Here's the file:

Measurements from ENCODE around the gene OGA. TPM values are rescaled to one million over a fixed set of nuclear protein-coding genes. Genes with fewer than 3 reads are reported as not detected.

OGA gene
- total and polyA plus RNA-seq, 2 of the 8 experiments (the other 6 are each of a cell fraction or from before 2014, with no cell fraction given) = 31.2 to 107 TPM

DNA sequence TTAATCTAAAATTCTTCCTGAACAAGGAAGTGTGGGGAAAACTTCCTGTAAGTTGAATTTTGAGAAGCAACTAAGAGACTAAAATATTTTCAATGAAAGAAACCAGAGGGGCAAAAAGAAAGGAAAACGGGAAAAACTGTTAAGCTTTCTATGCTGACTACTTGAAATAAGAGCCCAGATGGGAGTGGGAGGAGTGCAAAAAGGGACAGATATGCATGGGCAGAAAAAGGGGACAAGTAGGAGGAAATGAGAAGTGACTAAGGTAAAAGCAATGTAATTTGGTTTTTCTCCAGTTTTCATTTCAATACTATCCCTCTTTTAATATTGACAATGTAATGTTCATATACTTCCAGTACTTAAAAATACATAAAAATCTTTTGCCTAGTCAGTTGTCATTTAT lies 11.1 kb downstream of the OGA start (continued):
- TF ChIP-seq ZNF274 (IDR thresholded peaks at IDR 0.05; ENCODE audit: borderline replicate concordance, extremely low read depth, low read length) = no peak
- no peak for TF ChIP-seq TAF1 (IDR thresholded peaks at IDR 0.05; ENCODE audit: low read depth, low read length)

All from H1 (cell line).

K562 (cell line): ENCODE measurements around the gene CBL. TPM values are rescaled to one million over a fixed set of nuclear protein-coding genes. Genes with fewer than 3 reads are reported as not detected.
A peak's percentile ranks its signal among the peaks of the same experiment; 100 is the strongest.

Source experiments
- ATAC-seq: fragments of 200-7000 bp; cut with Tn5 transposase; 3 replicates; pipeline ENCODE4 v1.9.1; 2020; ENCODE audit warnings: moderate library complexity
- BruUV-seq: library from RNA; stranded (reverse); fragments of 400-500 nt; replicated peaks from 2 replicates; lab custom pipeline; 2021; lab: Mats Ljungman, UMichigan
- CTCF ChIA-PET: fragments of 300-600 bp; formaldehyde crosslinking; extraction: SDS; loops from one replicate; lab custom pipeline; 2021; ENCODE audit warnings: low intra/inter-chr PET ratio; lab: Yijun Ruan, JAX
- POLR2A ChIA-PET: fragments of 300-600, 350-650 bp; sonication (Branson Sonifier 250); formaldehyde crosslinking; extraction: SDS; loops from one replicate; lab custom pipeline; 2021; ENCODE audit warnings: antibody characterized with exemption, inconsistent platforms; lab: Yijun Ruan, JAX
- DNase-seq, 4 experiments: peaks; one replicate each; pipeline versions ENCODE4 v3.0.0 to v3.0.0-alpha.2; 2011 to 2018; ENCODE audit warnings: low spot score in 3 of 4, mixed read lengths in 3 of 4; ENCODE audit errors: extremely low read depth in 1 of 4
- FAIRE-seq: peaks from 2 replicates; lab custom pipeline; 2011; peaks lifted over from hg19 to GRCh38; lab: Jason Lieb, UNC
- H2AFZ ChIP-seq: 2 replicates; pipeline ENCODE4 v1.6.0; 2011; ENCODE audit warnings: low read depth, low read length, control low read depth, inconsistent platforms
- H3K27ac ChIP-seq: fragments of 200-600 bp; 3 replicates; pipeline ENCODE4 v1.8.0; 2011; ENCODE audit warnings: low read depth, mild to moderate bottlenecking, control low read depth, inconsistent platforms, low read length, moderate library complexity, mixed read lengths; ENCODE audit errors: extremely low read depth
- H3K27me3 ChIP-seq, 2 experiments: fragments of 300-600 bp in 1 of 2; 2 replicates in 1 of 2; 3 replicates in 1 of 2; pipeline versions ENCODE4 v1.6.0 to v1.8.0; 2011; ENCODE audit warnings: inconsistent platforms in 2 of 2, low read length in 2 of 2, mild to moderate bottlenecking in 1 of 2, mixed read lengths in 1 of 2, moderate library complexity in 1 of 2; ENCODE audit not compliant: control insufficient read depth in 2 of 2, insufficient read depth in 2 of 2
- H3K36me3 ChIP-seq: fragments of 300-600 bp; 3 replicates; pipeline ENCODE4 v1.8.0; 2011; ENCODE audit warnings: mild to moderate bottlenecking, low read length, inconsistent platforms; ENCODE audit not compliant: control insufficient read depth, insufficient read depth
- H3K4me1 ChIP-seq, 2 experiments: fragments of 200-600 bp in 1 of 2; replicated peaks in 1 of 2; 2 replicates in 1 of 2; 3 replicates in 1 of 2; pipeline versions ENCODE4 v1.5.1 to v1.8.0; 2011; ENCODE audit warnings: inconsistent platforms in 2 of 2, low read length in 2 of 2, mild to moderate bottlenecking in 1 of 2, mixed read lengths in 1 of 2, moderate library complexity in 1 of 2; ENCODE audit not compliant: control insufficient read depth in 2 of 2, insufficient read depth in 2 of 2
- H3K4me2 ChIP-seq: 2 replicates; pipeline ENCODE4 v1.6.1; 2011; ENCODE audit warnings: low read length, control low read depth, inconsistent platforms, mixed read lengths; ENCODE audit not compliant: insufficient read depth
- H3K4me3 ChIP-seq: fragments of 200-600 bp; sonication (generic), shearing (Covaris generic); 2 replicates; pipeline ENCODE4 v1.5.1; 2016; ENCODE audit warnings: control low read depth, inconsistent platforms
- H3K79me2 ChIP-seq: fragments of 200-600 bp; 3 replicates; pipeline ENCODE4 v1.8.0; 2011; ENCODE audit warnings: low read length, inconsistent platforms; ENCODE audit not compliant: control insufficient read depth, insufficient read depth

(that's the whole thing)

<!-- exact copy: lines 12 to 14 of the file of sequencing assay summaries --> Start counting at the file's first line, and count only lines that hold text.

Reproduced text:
- BruUV-seq: library from RNA; stranded (reverse); fragments of 400-500 nt; replicated peaks from 2 replicates; lab custom pipeline; 2021; lab: Mats Ljungman, UMichigan
- CTCF ChIA-PET: fragments of 300-600 bp; formaldehyde crosslinking; extraction: SDS; loops from one replicate; lab custom pipeline; 2021; ENCODE audit warnings: low intra/inter-chr PET ratio; lab: Yijun Ruan, JAX
- POLR2A ChIA-PET: fragments of 300-600, 350-650 bp; sonication (Branson Sonifier 250); formaldehyde crosslinking; extraction: SDS; loops from one replicate; lab custom pipeline; 2021; ENCODE audit warnings: antibody characterized with exemption, inconsistent platforms; lab: Yijun Ruan, JAX